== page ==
10 Now I urge you, brothers and sisters, by the name of our Lord Jesus Christ, that you all agree and that there be no divisions among you, but that you be made complete in the same mind and in the same judgment. 11 For I have been informed concerning you, my brothers and sisters, by Chloe’s people, that there are quarrels among you. 12 Now I mean this, that each one of you is saying, “I am with Paul,” [j]or “I am with Apollos,” or “I am with Cephas,” or “I am with Christ.” 13 Has Christ been divided? Paul was not crucified for you, was he? Or were you baptized in the name of Paul? 14 I am thankful that I baptized none of you except Crispus and Gaius, 15 so that no one would say you were baptized in my name! 16 But I did baptize the household of Stephanas also; beyond that, I do not know if I baptized anyone else. 17 For Christ did not send me to baptize, but to preach the gospel, not with cleverness of speech, so that the cross of Christ would not be made of no effect.
Thuyen Dinh Tran tried to argue that the Apostle Paul here is merely condemning the notion of being baptized into Paul and that Paul isn’t distinguishing between the Gospel and Baptism. He does this to defend his rather radical Lutheran doctrines of baptismal regeneration. The issue with this is that it obviously contradicts the passage.
Paul is addressing the rise of certain cliques that arose and were undermining Christian unity in the church at Corinth. Each had attached themselves to a certain popular figure to gain authority (Paul, Apollos, Peter, Christ, etc). Paul attacks them with questions to show that they are undermining the faith by this behavior. He asks them a series of rhetorical questions about whether he was crucified for them or whether they were baptized into his name. This is a rhetorical device to make them see what is truly important. It isn’t to posit that an actual phenomenon of baptism into Paul was occurring. Even if it were, this ignores the fact that Paul switches to actual baptism in the more relevant verses of the argument (14-17). Unless Thuyen wishes to state Paul was baptizing people for his own sake, then he must abandon his strange interpretation. It also may be the case Paul is using a rhetorical device to undermine the emphasis on baptism:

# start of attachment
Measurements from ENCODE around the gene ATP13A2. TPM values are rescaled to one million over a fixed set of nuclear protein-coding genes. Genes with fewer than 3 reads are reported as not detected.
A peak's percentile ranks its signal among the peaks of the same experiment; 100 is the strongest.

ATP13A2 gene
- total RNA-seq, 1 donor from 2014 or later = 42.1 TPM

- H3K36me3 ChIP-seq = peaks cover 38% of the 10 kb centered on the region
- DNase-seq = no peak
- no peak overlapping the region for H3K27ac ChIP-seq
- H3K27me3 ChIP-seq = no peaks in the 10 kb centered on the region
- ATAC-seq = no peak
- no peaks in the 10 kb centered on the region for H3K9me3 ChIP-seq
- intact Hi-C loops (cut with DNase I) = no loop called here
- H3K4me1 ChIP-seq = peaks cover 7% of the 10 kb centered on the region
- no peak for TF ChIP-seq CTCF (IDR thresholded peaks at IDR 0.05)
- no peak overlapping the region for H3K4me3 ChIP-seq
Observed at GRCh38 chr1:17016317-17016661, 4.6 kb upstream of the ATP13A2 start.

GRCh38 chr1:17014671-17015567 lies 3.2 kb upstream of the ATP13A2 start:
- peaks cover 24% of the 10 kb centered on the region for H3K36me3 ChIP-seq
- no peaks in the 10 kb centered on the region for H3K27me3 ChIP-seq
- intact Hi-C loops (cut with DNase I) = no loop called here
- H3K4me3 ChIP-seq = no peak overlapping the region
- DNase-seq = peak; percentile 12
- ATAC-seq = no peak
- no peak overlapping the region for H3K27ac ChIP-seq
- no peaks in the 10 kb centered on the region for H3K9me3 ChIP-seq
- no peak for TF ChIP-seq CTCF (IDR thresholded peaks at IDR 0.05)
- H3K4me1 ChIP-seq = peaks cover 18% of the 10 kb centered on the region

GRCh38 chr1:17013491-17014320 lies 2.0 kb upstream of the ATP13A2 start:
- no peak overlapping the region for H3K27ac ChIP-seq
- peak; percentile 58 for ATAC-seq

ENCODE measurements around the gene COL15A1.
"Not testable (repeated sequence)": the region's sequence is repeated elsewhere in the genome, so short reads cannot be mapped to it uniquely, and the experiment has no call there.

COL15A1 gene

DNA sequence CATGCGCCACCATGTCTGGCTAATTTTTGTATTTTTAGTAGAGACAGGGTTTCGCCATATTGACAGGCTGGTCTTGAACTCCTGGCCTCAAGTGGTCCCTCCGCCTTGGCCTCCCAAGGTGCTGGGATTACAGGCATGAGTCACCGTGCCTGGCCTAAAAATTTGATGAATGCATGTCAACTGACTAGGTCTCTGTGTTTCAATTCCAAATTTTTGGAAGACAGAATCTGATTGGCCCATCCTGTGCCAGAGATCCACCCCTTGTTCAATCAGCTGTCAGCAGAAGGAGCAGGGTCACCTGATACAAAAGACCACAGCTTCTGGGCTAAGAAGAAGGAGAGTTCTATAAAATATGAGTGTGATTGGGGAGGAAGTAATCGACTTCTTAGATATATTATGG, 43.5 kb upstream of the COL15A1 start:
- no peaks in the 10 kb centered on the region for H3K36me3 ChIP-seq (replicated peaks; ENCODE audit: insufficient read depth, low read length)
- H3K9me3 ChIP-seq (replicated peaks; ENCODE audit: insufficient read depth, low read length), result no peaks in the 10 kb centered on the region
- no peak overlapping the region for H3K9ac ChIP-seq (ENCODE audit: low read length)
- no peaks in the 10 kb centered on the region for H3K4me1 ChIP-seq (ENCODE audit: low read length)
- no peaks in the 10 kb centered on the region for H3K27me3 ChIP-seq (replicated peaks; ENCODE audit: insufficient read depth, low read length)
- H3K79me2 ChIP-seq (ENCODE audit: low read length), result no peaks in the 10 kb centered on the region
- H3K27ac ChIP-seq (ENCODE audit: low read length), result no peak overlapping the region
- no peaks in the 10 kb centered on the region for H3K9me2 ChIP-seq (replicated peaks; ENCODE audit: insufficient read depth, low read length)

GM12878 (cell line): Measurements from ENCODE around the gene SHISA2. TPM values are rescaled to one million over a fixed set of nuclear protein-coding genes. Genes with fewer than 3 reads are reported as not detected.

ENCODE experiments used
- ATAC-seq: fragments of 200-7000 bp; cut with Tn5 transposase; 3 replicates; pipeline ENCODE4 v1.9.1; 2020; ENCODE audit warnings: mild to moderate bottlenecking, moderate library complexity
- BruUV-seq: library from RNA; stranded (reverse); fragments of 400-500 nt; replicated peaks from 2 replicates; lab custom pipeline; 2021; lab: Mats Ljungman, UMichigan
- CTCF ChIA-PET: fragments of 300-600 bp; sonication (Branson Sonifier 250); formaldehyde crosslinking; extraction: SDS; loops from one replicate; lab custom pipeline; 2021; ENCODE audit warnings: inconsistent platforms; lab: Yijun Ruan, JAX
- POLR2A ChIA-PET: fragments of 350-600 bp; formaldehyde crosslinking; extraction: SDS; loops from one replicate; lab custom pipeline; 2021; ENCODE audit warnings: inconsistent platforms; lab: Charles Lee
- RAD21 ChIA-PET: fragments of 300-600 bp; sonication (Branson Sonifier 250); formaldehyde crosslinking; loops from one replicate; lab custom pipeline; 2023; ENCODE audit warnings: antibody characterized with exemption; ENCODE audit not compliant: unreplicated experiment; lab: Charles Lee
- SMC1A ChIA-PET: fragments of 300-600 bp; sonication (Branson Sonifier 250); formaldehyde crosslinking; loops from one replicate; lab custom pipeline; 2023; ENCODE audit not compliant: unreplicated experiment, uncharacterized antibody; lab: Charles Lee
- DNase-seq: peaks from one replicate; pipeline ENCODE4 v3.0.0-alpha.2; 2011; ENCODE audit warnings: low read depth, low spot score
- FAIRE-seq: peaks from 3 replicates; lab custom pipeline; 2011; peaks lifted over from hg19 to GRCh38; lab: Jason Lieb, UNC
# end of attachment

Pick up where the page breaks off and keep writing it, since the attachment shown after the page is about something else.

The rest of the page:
“The ‘afterthought’ of v. 16 functions rhetorically to emphasize the relative triviality of the issue of who baptized whom: ‘Well, all right, so I did baptize the household of Stephanas, but beyond that I don’t even know whether I baptized anyone else!’…Perhaps this is merely an elaborate rhetorical flourish on Paul’s part, a reductio ad absurdum of the Corinthians’ tendency to magnify the messengers and miss the message.” 1 Corinthians (WJK, 2011), 23-24.
One other criticism is that my position that baptism is separable from the Gospel and denial of the necessity of baptism is a new position. But I don’t think that is actually true and we have instances of arguments over this in the church. Even though I may not agree with Tertullian’s opponents on the reason they think baptism isn’t necessary, it is the case some at least thought it wasn’t necessary. That is to show a multitude of views existed (Chapters 12-15).
Older Lutherans believe that the text is speaking about the performing of baptisms. That Paul’s office was of such importance that baptism was not as important as the preaching of baptism. There are several difficulties with this line of argument. Why suppose the preaching of baptism is more important than baptism itself? Even Paul engaged in baptisms in this church and you can think of the Acts of the Apostles with the Ethiopian Eunuch and Philip (Acts 8:26-40). So, there is no evidence that it is beneath their office. Secondly, it is assumed that the Gospel includes baptism. That is a contention that is in debate and can’t merely be assumed. Paul identified this gospel that is more important than the implementation of baptism (which shows that the event of baptism isn’t as important as the preaching of baptism). He identifies this as the preaching of the cross.